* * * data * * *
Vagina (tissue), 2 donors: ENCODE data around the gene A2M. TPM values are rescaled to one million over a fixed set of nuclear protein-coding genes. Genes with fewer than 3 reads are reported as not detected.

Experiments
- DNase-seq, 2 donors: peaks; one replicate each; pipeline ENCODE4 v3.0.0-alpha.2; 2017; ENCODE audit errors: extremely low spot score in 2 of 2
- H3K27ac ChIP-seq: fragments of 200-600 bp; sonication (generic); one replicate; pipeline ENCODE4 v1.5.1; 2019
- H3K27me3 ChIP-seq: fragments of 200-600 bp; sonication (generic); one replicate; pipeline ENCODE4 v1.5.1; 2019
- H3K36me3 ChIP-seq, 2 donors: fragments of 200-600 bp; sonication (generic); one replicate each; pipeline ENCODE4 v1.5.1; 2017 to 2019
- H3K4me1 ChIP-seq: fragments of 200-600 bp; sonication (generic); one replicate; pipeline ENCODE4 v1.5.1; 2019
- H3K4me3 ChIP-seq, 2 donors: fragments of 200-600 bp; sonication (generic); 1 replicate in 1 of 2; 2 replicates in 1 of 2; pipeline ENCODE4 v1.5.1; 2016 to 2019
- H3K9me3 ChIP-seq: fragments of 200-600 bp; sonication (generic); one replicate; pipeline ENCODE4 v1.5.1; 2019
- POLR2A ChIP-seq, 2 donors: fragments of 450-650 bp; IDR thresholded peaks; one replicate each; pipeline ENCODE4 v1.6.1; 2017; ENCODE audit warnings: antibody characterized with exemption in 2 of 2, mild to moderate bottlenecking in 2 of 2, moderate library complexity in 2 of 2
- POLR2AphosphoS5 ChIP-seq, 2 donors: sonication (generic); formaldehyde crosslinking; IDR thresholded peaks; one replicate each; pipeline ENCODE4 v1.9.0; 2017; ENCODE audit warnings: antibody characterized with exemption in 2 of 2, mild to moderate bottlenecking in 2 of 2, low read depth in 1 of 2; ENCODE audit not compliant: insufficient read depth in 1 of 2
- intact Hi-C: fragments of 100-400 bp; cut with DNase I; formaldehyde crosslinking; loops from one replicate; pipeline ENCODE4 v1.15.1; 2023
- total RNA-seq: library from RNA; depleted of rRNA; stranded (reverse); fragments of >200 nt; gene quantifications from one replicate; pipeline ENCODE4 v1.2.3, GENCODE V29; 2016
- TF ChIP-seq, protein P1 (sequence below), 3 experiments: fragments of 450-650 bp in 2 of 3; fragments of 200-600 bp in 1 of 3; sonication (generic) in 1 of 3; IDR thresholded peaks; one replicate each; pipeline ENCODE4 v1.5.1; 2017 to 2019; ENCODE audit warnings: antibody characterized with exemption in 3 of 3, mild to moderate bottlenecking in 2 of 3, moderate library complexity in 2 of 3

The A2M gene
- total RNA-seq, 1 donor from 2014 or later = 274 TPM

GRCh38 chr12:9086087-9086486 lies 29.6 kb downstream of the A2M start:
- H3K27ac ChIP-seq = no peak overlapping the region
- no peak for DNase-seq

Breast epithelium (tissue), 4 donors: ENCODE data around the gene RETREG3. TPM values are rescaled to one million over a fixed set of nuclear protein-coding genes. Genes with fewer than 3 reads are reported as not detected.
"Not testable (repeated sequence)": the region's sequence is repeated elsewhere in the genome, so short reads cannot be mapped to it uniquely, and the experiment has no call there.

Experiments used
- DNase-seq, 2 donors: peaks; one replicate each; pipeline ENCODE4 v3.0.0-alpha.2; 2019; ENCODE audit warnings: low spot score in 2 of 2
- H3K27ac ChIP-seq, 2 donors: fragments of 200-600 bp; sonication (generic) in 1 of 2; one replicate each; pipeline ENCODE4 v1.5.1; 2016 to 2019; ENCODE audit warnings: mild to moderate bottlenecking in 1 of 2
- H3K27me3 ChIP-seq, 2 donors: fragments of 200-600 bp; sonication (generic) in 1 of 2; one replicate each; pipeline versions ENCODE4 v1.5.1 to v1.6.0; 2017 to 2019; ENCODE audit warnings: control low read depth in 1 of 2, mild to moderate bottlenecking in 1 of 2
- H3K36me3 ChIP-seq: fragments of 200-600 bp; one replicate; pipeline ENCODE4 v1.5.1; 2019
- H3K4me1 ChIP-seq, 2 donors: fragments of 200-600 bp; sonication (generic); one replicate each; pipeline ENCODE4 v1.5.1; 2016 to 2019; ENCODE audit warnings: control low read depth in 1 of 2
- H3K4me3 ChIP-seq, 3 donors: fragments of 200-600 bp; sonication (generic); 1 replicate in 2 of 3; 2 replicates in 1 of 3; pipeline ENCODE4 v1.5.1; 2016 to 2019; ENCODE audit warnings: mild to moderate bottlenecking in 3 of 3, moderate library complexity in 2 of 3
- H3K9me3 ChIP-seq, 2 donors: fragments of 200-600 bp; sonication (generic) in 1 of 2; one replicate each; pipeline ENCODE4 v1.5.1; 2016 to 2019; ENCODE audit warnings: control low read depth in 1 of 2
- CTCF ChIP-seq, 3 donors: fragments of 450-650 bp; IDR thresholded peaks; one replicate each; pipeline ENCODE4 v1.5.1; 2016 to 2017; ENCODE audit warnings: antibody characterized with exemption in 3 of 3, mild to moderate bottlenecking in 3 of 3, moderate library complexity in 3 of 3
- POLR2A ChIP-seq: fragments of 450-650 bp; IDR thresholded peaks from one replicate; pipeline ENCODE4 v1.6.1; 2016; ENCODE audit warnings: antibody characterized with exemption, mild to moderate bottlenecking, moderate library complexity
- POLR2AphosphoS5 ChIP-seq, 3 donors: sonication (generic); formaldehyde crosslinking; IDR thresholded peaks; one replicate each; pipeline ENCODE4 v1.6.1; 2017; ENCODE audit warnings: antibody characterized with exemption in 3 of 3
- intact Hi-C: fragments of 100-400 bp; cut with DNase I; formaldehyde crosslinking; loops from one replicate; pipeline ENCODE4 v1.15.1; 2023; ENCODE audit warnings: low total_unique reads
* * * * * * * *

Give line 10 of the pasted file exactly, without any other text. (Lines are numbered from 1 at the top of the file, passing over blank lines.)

- POLR2A ChIP-seq, 2 donors: fragments of 450-650 bp; IDR thresholded peaks; one replicate each; pipeline ENCODE4 v1.6.1; 2017; ENCODE audit warnings: antibody characterized with exemption in 2 of 2, mild to moderate bottlenecking in 2 of 2, moderate library complexity in 2 of 2